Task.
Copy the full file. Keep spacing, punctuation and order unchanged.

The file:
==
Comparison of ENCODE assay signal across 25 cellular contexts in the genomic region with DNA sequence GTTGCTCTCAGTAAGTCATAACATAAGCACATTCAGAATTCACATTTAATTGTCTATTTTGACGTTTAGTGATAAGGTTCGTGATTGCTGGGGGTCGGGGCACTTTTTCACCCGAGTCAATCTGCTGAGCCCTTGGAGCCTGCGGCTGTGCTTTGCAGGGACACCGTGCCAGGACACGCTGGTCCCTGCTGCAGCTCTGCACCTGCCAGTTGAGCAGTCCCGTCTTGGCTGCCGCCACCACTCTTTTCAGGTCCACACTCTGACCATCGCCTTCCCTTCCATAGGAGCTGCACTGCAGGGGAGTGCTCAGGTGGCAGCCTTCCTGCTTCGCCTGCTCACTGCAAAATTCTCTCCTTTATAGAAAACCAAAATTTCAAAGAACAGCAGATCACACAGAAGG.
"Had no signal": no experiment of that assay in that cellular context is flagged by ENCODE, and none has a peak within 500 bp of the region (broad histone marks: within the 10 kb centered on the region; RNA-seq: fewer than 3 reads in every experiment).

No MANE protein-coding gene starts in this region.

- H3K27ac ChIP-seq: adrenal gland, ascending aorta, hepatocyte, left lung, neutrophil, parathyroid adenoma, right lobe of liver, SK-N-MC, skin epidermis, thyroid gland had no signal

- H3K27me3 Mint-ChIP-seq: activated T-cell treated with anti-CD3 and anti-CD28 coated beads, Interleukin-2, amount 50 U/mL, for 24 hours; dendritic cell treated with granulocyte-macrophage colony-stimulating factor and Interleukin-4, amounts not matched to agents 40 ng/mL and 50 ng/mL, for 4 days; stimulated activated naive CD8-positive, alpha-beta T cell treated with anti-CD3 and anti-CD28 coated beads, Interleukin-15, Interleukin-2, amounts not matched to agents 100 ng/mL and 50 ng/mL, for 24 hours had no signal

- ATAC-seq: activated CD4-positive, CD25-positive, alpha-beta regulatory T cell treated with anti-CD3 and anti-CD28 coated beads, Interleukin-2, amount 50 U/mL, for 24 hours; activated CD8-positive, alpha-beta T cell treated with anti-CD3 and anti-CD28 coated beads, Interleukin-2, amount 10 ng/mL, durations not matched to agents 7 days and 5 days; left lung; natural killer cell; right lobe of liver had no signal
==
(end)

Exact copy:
Comparison of ENCODE assay signal across 25 cellular contexts in the genomic region with DNA sequence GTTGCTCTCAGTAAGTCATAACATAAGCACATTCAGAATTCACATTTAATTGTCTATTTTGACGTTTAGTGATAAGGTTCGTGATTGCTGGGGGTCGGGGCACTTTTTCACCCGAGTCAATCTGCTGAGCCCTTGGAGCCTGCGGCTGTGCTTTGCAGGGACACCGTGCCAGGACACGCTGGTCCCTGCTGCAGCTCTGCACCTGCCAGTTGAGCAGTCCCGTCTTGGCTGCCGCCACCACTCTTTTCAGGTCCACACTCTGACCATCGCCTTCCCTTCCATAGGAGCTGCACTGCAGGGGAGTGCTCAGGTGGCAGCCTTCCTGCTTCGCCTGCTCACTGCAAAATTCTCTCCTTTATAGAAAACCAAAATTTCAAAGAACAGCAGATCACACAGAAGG.
"Had no signal": no experiment of that assay in that cellular context is flagged by ENCODE, and none has a peak within 500 bp of the region (broad histone marks: within the 10 kb centered on the region; RNA-seq: fewer than 3 reads in every experiment).

No MANE protein-coding gene starts in this region.

- H3K27ac ChIP-seq: adrenal gland, ascending aorta, hepatocyte, left lung, neutrophil, parathyroid adenoma, right lobe of liver, SK-N-MC, skin epidermis, thyroid gland had no signal

- H3K27me3 Mint-ChIP-seq: activated T-cell treated with anti-CD3 and anti-CD28 coated beads, Interleukin-2, amount 50 U/mL, for 24 hours; dendritic cell treated with granulocyte-macrophage colony-stimulating factor and Interleukin-4, amounts not matched to agents 40 ng/mL and 50 ng/mL, for 4 days; stimulated activated naive CD8-positive, alpha-beta T cell treated with anti-CD3 and anti-CD28 coated beads, Interleukin-15, Interleukin-2, amounts not matched to agents 100 ng/mL and 50 ng/mL, for 24 hours had no signal

- ATAC-seq: activated CD4-positive, CD25-positive, alpha-beta regulatory T cell treated with anti-CD3 and anti-CD28 coated beads, Interleukin-2, amount 50 U/mL, for 24 hours; activated CD8-positive, alpha-beta T cell treated with anti-CD3 and anti-CD28 coated beads, Interleukin-2, amount 10 ng/mL, durations not matched to agents 7 days and 5 days; left lung; natural killer cell; right lobe of liver had no signal